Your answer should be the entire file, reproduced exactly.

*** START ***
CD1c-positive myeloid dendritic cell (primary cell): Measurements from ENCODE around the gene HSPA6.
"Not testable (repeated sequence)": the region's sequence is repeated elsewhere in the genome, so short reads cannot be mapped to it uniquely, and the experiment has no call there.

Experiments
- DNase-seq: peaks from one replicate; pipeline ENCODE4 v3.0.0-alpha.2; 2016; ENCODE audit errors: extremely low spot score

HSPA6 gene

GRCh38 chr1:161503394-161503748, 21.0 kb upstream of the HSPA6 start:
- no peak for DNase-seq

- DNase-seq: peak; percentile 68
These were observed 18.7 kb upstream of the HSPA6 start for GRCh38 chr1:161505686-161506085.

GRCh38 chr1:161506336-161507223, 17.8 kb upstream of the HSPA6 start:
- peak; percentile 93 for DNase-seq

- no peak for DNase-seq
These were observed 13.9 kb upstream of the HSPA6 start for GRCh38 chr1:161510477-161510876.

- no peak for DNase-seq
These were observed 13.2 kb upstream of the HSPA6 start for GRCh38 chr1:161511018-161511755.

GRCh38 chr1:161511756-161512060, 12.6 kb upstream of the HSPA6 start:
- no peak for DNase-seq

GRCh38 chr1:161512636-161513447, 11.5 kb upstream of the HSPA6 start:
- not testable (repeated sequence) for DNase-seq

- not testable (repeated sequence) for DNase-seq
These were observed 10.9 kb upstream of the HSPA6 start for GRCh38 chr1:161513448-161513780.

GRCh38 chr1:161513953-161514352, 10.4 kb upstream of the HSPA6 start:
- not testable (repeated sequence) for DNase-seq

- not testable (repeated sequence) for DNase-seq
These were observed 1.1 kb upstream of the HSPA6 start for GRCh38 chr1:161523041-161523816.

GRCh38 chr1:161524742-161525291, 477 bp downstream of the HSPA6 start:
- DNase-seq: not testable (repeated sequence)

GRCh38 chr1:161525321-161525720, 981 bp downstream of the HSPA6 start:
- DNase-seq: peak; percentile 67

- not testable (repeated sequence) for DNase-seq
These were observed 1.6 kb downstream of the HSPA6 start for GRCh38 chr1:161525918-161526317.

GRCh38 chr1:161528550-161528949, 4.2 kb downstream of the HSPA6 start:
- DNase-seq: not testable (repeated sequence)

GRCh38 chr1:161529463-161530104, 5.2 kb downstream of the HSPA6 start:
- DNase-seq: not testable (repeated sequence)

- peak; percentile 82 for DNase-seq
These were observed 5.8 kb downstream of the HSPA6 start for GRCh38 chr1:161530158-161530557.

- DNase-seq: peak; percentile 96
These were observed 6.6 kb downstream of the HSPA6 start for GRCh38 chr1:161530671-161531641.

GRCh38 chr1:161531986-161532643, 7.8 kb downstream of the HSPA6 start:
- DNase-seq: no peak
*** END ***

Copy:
CD1c-positive myeloid dendritic cell (primary cell): Measurements from ENCODE around the gene HSPA6.
"Not testable (repeated sequence)": the region's sequence is repeated elsewhere in the genome, so short reads cannot be mapped to it uniquely, and the experiment has no call there.

Experiments
- DNase-seq: peaks from one replicate; pipeline ENCODE4 v3.0.0-alpha.2; 2016; ENCODE audit errors: extremely low spot score

HSPA6 gene

GRCh38 chr1:161503394-161503748, 21.0 kb upstream of the HSPA6 start:
- no peak for DNase-seq

- DNase-seq: peak; percentile 68
These were observed 18.7 kb upstream of the HSPA6 start for GRCh38 chr1:161505686-161506085.

GRCh38 chr1:161506336-161507223, 17.8 kb upstream of the HSPA6 start:
- peak; percentile 93 for DNase-seq

- no peak for DNase-seq
These were observed 13.9 kb upstream of the HSPA6 start for GRCh38 chr1:161510477-161510876.

- no peak for DNase-seq
These were observed 13.2 kb upstream of the HSPA6 start for GRCh38 chr1:161511018-161511755.

GRCh38 chr1:161511756-161512060, 12.6 kb upstream of the HSPA6 start:
- no peak for DNase-seq

GRCh38 chr1:161512636-161513447, 11.5 kb upstream of the HSPA6 start:
- not testable (repeated sequence) for DNase-seq

- not testable (repeated sequence) for DNase-seq
These were observed 10.9 kb upstream of the HSPA6 start for GRCh38 chr1:161513448-161513780.

GRCh38 chr1:161513953-161514352, 10.4 kb upstream of the HSPA6 start:
- not testable (repeated sequence) for DNase-seq

- not testable (repeated sequence) for DNase-seq
These were observed 1.1 kb upstream of the HSPA6 start for GRCh38 chr1:161523041-161523816.

GRCh38 chr1:161524742-161525291, 477 bp downstream of the HSPA6 start:
- DNase-seq: not testable (repeated sequence)

GRCh38 chr1:161525321-161525720, 981 bp downstream of the HSPA6 start:
- DNase-seq: peak; percentile 67

- not testable (repeated sequence) for DNase-seq
These were observed 1.6 kb downstream of the HSPA6 start for GRCh38 chr1:161525918-161526317.

GRCh38 chr1:161528550-161528949, 4.2 kb downstream of the HSPA6 start:
- DNase-seq: not testable (repeated sequence)

GRCh38 chr1:161529463-161530104, 5.2 kb downstream of the HSPA6 start:
- DNase-seq: not testable (repeated sequence)

- peak; percentile 82 for DNase-seq
These were observed 5.8 kb downstream of the HSPA6 start for GRCh38 chr1:161530158-161530557.

- DNase-seq: peak; percentile 96
These were observed 6.6 kb downstream of the HSPA6 start for GRCh38 chr1:161530671-161531641.

GRCh38 chr1:161531986-161532643, 7.8 kb downstream of the HSPA6 start:
- DNase-seq: no peak